Now, you might wonder why it is that we condemn such agreements? And I think there are two reasons for this result. First, we recognize that there are market effects -- and there are market effects. What I mean is that, usually when we are concerned about such effects in a full-blown market analysis under the rule of reason, we require some form of market power to satisfy ourselves that the anticompetitive impact will be enduring rather than transitory. But it is also true that transitory effects often occur and they aren't a good thing either. As the Supreme Court explained in the Trial Lawyers case, "[f]or reasons including market inertia and information failures, . . . a small conspirator may be able to impede competition over some period."11 Given that recognition, and also given that we're starting from the premise that experience has taught us that the class of agreements in question has no potential for procompetitive benefits, the second reason to support a per se approach is simple efficiency: enough is enough in terms of the use of judicial and enforcement resources.12
The same reasoning supports the approach to rule of reason analysis that I've discussed here today. Since we're starting with an agreement that directly eliminates some competition on price or output, our only hesitation about striking it down should be our concern that, unlike what we've come to be confident about in per se cases, there may be something good going on in these other cases. And we should satisfy ourselves whether there is or there isn't. But where there isn't some procompetitive benefit at stake, it follows that precisely the same justifications for applying the per se rule without any case-specific showing of effects come into play and the inquiry can legitimately be ended.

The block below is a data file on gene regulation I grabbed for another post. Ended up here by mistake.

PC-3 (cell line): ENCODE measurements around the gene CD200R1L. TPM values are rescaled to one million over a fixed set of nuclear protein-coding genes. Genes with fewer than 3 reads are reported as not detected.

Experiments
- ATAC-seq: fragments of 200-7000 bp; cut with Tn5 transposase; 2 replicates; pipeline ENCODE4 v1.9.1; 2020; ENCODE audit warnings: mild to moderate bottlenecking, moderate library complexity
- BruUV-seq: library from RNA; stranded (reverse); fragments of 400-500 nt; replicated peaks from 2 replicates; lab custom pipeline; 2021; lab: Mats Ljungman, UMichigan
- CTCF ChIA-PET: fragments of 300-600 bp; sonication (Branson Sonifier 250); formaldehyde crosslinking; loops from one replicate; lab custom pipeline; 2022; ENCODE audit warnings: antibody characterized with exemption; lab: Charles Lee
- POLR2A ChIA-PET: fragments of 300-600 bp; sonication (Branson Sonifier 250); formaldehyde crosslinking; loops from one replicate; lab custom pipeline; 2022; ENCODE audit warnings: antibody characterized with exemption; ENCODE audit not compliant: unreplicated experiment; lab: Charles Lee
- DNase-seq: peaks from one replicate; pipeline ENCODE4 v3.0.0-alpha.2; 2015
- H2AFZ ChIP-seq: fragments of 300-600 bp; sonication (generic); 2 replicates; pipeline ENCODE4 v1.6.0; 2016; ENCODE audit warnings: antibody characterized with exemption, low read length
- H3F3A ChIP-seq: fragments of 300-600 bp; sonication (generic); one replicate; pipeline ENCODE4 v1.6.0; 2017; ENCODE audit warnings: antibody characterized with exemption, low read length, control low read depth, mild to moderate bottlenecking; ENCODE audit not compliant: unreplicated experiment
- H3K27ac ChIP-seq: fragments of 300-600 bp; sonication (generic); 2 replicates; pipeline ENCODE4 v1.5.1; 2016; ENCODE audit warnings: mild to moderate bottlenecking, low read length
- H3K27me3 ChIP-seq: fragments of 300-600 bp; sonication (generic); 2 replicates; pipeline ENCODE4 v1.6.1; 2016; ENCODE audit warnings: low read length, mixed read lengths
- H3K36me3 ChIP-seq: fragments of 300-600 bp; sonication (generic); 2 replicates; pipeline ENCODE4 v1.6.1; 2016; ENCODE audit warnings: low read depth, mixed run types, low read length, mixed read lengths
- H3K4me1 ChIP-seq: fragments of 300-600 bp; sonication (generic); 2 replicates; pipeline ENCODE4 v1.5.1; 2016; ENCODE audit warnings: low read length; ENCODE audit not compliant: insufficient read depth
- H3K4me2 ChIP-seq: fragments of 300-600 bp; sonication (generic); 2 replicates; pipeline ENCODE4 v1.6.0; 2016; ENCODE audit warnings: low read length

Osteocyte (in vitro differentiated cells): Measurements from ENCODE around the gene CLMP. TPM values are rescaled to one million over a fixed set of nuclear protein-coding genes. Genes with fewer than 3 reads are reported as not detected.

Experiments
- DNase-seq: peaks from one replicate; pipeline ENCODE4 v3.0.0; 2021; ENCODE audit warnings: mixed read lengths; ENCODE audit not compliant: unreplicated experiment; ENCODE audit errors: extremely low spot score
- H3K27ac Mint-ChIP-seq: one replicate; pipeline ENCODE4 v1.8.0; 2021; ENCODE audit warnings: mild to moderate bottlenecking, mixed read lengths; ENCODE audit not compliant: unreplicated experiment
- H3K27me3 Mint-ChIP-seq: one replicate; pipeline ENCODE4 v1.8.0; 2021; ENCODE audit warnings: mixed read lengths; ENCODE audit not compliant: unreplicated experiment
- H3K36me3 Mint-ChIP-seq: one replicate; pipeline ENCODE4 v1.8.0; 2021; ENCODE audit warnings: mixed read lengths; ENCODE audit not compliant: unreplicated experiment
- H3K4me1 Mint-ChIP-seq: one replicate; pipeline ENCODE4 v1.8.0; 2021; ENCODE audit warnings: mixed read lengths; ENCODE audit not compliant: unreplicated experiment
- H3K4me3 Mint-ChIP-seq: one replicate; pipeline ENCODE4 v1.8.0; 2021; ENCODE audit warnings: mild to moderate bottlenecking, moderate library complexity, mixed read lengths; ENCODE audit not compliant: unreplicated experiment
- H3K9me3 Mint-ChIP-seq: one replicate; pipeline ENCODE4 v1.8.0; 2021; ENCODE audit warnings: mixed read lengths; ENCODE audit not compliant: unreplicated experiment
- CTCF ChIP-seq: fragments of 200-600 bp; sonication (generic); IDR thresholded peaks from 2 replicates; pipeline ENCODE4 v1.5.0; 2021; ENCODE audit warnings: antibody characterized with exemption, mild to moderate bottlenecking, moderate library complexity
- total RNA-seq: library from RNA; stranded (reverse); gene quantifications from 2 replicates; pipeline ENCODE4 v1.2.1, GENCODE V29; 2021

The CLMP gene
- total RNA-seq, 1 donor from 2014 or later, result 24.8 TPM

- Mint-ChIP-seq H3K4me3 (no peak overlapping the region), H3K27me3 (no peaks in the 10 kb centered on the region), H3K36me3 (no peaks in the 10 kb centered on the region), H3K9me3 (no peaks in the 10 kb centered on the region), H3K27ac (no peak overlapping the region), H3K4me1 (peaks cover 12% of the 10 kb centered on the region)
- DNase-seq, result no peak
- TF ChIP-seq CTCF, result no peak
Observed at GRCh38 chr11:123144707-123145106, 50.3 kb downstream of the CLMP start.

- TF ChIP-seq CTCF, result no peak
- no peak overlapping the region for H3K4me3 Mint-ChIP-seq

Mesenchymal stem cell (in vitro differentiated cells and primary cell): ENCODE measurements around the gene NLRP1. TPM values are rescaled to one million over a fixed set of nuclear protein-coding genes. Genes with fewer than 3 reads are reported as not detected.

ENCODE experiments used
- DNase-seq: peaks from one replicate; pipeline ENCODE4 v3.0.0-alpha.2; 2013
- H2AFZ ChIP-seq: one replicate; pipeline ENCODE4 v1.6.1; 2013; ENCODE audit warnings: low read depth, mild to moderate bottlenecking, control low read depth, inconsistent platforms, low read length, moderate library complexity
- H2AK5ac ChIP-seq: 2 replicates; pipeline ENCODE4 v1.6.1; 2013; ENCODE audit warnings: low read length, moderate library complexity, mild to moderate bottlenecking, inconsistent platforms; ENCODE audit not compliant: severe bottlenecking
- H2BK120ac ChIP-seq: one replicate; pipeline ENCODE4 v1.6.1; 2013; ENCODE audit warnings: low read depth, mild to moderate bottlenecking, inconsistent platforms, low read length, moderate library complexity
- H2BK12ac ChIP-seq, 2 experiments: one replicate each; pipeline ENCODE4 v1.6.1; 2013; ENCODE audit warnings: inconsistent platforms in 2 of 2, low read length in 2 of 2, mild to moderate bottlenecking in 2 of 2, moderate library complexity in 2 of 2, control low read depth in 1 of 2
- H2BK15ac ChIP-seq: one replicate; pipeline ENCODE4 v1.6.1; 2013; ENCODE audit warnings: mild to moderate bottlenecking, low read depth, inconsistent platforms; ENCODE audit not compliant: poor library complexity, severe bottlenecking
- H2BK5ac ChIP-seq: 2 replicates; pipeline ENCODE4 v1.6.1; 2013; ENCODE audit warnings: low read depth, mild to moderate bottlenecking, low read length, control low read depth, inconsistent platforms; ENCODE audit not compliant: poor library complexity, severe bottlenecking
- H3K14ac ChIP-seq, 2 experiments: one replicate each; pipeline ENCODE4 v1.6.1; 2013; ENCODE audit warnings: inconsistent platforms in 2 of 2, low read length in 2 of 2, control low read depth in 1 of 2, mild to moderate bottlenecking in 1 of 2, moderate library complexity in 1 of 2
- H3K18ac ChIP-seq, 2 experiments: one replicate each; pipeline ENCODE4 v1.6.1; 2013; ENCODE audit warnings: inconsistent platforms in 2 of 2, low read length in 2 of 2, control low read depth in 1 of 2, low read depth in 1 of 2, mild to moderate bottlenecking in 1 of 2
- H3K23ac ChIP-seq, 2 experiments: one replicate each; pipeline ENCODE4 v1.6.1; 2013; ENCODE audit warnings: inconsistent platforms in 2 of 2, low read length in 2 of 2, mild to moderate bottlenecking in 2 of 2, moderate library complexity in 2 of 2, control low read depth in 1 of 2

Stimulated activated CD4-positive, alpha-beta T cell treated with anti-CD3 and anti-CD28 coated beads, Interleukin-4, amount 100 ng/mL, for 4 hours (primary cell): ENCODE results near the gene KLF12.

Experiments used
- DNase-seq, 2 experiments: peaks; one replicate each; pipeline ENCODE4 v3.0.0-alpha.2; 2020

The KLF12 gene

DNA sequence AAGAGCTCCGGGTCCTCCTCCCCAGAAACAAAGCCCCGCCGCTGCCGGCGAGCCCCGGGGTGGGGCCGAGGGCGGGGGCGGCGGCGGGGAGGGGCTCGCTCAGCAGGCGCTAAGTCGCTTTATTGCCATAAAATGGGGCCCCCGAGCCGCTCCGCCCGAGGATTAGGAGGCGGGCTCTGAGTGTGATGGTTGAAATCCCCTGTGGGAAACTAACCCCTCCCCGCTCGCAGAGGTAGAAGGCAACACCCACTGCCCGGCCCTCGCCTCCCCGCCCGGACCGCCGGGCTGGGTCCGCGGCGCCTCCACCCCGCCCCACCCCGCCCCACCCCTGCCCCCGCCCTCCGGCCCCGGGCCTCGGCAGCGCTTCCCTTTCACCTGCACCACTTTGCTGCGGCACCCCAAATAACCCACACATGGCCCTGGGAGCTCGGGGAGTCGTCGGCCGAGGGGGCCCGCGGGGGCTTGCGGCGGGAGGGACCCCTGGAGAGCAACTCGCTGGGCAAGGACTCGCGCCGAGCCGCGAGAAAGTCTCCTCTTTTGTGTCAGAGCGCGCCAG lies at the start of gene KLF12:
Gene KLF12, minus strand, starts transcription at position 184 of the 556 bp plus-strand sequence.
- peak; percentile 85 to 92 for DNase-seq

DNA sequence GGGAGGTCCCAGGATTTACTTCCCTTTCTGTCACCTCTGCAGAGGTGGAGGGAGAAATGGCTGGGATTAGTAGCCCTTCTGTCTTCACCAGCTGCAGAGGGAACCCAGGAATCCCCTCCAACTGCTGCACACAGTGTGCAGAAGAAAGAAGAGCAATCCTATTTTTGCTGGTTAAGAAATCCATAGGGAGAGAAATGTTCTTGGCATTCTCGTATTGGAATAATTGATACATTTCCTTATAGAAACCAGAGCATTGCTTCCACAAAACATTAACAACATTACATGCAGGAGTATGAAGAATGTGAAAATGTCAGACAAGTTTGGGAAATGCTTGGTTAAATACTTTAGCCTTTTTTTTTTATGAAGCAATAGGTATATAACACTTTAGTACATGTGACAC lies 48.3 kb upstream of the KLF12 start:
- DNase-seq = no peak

In supporting the wisdom of this approach, I think it's important to underscore how critical it is to take efficiency analysis seriously. As I mentioned, this is something that is at the heart of the FTC's recent work concerning merger enforcement and I know Bob Pitofsky is going to talk to you about it later today. I'd just like to say that I'm especially glad he's focusing on this subject right now, because I think some of the points he'll make -- and that will emerge from the joint work that we and the FTC will do in the efficiency area -- should be very helpful in enriching the approach that I've been discussing today. For example, the Commission Report has raised questions about how to evaluate and weigh different kinds of efficiencies and the significance of whether efficiencies will be passed on to consumers. These questions are certain to be relevant to efficiency analysis in the non-merger area as well.